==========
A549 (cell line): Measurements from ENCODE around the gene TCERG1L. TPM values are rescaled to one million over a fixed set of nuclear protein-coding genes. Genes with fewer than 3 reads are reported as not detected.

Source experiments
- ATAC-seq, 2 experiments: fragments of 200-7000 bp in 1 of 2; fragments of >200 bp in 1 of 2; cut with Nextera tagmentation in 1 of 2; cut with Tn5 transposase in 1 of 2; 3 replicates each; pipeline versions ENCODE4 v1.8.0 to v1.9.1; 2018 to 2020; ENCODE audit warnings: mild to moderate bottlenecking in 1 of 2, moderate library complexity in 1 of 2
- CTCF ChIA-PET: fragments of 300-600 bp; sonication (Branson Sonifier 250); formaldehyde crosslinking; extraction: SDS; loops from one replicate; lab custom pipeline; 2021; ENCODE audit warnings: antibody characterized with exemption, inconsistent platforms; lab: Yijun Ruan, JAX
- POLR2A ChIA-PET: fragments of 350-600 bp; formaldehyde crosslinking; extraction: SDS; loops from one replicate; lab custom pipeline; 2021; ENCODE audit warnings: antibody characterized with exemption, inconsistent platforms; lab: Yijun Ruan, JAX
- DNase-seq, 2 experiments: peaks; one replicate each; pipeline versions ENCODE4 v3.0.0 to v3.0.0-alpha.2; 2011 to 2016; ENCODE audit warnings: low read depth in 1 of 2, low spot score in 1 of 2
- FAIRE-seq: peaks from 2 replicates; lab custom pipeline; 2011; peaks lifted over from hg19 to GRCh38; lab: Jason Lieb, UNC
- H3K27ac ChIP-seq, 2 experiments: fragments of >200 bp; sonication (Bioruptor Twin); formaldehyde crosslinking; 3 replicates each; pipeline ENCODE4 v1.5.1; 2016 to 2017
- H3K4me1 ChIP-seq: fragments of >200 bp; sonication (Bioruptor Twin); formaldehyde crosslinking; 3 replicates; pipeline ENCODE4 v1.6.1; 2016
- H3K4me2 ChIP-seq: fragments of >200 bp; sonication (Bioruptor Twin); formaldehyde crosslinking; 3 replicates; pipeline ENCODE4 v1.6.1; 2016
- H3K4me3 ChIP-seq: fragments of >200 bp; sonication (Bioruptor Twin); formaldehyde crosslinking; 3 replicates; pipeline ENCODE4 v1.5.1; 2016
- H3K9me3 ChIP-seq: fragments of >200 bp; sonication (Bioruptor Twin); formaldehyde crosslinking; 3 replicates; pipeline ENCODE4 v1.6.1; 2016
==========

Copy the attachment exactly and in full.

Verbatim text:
A549 (cell line): Measurements from ENCODE around the gene TCERG1L. TPM values are rescaled to one million over a fixed set of nuclear protein-coding genes. Genes with fewer than 3 reads are reported as not detected.

Source experiments
- ATAC-seq, 2 experiments: fragments of 200-7000 bp in 1 of 2; fragments of >200 bp in 1 of 2; cut with Nextera tagmentation in 1 of 2; cut with Tn5 transposase in 1 of 2; 3 replicates each; pipeline versions ENCODE4 v1.8.0 to v1.9.1; 2018 to 2020; ENCODE audit warnings: mild to moderate bottlenecking in 1 of 2, moderate library complexity in 1 of 2
- CTCF ChIA-PET: fragments of 300-600 bp; sonication (Branson Sonifier 250); formaldehyde crosslinking; extraction: SDS; loops from one replicate; lab custom pipeline; 2021; ENCODE audit warnings: antibody characterized with exemption, inconsistent platforms; lab: Yijun Ruan, JAX
- POLR2A ChIA-PET: fragments of 350-600 bp; formaldehyde crosslinking; extraction: SDS; loops from one replicate; lab custom pipeline; 2021; ENCODE audit warnings: antibody characterized with exemption, inconsistent platforms; lab: Yijun Ruan, JAX
- DNase-seq, 2 experiments: peaks; one replicate each; pipeline versions ENCODE4 v3.0.0 to v3.0.0-alpha.2; 2011 to 2016; ENCODE audit warnings: low read depth in 1 of 2, low spot score in 1 of 2
- FAIRE-seq: peaks from 2 replicates; lab custom pipeline; 2011; peaks lifted over from hg19 to GRCh38; lab: Jason Lieb, UNC
- H3K27ac ChIP-seq, 2 experiments: fragments of >200 bp; sonication (Bioruptor Twin); formaldehyde crosslinking; 3 replicates each; pipeline ENCODE4 v1.5.1; 2016 to 2017
- H3K4me1 ChIP-seq: fragments of >200 bp; sonication (Bioruptor Twin); formaldehyde crosslinking; 3 replicates; pipeline ENCODE4 v1.6.1; 2016
- H3K4me2 ChIP-seq: fragments of >200 bp; sonication (Bioruptor Twin); formaldehyde crosslinking; 3 replicates; pipeline ENCODE4 v1.6.1; 2016
- H3K4me3 ChIP-seq: fragments of >200 bp; sonication (Bioruptor Twin); formaldehyde crosslinking; 3 replicates; pipeline ENCODE4 v1.5.1; 2016
- H3K9me3 ChIP-seq: fragments of >200 bp; sonication (Bioruptor Twin); formaldehyde crosslinking; 3 replicates; pipeline ENCODE4 v1.6.1; 2016